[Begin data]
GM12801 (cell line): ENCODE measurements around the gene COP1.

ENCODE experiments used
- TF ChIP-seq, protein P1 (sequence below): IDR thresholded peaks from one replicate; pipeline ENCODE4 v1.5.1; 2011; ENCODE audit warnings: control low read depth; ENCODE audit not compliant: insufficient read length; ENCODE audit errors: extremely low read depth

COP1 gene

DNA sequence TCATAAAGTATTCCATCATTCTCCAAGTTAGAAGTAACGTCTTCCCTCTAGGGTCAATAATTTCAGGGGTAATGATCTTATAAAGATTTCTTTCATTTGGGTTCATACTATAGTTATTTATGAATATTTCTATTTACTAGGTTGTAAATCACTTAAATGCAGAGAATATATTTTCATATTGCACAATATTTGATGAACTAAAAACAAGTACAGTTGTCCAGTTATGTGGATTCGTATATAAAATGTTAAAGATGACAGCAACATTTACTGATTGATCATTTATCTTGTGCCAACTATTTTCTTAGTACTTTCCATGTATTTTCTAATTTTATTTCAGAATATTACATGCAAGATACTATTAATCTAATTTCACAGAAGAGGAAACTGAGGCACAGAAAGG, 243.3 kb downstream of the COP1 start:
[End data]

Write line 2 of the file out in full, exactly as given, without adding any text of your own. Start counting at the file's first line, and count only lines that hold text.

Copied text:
ENCODE experiments used